Eyes forward

I gathered with a few friends in Gettysburg on Saturday morning then went to the battlefield on my own afterward.

I'd planned to spend time on the McPherson farm property but instead found myself on the eastern edge of Reynolds Woods again.  At the beginning of my visit, I saw a Gettysburg Foundation volunteer raking leaves and tidying up the open space between the large trees from the Reynolds monument eastward to the road.  At the end, I had the opportunity to eavesdrop on a tour guide's presentation.

He was talking about Reynolds' fatal mistake.  As he ordered the 2nd Wisconsin into the woods to flush out the Confederates there, Reynolds turned to look behind him - eastward - to bark out more orders.  At that moment, when he wasn't looking ahead, he was struck in the back of the head.  The wound would prove fatal.  If Reynolds had kept his eyes forward, instead of turning around while riding tall in the saddle, he might have lived through that day.  

Looking back isn't fatal for me but the thought of that backward glance -- no matter how fleeting -- can turn fatal, stayed with me.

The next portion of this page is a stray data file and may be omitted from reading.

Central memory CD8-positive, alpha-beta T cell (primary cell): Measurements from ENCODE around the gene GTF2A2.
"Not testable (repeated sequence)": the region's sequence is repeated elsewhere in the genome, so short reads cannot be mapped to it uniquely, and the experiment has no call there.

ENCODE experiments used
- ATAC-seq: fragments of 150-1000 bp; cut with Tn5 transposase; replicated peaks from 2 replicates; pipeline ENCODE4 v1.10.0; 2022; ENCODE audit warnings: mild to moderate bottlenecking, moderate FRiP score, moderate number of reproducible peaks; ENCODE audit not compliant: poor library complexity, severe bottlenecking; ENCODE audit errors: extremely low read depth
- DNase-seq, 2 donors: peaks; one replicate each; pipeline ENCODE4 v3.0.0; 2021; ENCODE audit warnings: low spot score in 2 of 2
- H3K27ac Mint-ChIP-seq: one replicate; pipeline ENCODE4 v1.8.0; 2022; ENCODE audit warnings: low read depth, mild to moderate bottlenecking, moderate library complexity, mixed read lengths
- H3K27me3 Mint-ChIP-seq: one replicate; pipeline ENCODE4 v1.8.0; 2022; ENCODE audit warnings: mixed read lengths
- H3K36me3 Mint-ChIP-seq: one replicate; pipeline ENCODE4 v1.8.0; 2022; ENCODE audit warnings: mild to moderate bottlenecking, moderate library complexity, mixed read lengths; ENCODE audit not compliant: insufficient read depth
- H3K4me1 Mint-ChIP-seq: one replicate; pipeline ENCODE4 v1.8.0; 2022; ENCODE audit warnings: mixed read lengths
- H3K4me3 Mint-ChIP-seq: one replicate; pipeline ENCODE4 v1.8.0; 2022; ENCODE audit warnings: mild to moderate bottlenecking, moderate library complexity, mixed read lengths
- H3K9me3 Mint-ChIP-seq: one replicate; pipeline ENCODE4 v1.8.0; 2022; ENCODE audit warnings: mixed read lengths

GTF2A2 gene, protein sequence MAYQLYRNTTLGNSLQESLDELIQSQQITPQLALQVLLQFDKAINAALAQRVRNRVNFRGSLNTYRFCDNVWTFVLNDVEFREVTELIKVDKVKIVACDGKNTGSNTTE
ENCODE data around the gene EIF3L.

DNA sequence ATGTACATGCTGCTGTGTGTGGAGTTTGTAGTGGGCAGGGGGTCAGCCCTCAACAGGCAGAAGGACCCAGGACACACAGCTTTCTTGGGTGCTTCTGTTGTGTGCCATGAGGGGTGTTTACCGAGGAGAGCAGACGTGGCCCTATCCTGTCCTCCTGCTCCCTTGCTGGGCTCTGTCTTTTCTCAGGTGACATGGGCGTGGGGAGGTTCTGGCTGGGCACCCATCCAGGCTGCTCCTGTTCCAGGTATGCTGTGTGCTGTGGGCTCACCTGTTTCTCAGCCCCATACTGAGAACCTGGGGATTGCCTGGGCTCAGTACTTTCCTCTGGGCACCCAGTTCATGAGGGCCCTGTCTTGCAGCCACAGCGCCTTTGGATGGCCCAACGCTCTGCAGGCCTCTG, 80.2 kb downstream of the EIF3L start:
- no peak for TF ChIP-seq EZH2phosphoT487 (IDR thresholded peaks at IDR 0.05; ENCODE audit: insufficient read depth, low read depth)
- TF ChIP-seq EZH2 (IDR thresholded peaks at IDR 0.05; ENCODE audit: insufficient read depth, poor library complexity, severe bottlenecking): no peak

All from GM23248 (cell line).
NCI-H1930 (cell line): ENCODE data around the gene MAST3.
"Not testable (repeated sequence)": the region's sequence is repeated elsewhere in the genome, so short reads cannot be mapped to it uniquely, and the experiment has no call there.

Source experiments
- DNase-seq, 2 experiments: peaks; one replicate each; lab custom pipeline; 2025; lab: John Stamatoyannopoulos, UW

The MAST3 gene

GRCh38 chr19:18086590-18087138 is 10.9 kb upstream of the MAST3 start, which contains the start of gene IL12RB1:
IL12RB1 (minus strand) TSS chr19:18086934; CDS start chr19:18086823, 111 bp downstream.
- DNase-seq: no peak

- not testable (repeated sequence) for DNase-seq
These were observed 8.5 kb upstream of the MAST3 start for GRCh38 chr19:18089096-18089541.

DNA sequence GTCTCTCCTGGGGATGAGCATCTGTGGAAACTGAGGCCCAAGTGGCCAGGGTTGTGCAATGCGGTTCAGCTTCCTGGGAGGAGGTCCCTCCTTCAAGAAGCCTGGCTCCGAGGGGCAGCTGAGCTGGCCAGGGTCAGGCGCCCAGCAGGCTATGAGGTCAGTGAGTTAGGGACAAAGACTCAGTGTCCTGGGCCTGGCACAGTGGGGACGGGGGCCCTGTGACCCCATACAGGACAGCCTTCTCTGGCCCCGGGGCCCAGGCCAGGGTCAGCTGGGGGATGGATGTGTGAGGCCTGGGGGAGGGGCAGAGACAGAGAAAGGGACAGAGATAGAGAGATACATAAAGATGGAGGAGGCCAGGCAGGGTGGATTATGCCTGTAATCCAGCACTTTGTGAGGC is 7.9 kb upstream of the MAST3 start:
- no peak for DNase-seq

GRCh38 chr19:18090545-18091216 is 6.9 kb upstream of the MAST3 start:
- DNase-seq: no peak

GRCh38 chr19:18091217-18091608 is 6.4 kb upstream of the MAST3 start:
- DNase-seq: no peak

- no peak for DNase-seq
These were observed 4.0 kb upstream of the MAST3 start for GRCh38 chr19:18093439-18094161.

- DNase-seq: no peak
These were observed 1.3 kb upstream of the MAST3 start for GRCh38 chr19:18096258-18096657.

The guide pointed out the three witness trees there, too.   All three are sturdy white oaks of wide girth, tall stature, and broad reach.  He planted a small American flag at the base of each, to mark them for his tours to reference. 

I spent a surprising (for me) amount of time wandering within Reynolds Woods, noting the tiny flowers hugging the ground but turning their colors toward the sun, and noting the dead leaves still clinging to a few branches as new buds formed around them.  

How many times do we look backward to dwell on what's already happened instead of looking forward to what we can do to change today, to what we can do to make space for a more satisfying tomorrow?  How many times have I clung to the shriveled, dried leaves of old wounds instead of looking for opportunities for new growth?

And who are our witnesses?  Who are the people close to us who will remind us what we've sworn to do for ourselves whether that means writing, photographing, playing music -- whatever it is we want to do so badly that we hurt when a day goes by that we haven't been able to take some tiny step toward it?  

I have to ask myself, too, how many times I've delayed my creative endeavors because I'm worried about what's going on behind me instead of paying attention to what's in front of me, to what I want to do right now but am, maybe, afraid to do because -- heaven forbid -- it might not be exactly what I envision.  

Those are my questions for myself, and are intended only to help me keep myself on track.    What are your questions?  What helps you stay focused?